Fracking: A Bridge to the Future? (Part 4)
At the start, several economists, environmentalists and non-profit organizations considered fracking to be a solid bridge technology on the way to a completely renewable energy supply.
“This is a real opportunity for your industry – this is not a ‘bridge to nowhere’ that we are talking about. Natural gas provides a bridge to the future. To the extent that you can deliver gas at a reasonable cost, you can be part of the solution to climate change.”
That statment from Eileen Claussen, president of the Center for Climate and Energy Solutions (C2ES), came from her controversial speech in 2008.
But now, fracking, or hydraulic fracturing, has come under fire from all sides. In fact, they believe it’s a counter-productive bridge to nowhere.
Oil and gas are becoming cheaper and competitive again due to fracking. That has in turn put the transition from fossil fuels to renewables in danger.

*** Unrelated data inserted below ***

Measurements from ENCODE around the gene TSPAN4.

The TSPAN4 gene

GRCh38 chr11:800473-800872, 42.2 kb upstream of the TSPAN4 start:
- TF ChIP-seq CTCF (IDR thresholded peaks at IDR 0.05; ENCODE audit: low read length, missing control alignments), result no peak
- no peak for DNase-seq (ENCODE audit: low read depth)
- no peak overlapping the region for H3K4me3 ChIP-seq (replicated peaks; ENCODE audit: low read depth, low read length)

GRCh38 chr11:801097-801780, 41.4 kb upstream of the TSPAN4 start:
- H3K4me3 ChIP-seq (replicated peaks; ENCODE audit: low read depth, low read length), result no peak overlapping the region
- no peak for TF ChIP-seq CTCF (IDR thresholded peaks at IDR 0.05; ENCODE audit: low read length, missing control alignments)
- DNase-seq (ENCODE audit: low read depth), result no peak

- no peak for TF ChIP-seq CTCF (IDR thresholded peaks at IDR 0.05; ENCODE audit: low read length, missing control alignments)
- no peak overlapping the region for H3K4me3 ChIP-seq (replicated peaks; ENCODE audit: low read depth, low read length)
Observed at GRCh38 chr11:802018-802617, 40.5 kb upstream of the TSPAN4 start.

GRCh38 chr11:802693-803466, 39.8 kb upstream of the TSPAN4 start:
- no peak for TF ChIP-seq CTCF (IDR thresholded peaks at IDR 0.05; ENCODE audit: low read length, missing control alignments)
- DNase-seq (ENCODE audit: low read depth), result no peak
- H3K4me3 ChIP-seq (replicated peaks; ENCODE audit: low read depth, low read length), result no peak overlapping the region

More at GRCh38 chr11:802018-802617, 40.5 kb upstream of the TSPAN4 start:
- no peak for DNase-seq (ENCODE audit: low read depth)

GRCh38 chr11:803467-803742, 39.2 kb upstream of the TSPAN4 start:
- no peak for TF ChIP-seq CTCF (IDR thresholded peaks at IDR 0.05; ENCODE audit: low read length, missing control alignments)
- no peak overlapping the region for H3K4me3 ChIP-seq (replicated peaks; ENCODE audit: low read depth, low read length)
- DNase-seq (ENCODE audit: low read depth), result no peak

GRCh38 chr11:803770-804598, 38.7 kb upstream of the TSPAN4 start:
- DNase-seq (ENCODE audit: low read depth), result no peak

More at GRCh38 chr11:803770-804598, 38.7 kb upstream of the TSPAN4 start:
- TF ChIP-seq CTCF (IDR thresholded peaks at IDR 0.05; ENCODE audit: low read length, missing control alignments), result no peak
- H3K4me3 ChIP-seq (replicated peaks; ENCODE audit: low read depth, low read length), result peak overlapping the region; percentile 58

So what is the solution? Is there any way to reconcile the two driving factors, economic profit and ecologic sustainable development?
Or is there simply not enough research into the pros and cons of fracking yet?
Yale University posed that question to a panel of experts last September:
The opinions diverge, to say the least. If you are still new to the subject, get a short overview in the upcoming 5th and last part of the Global Ideas Fracking Blog series.
DateJanuary 26, 2013
Tagscoal, energy, expolsion, feroli, fracking, ipaa, jp morgan, julian claudi, leaks, natural gas, oil, resource, resources, special, supply, united states, US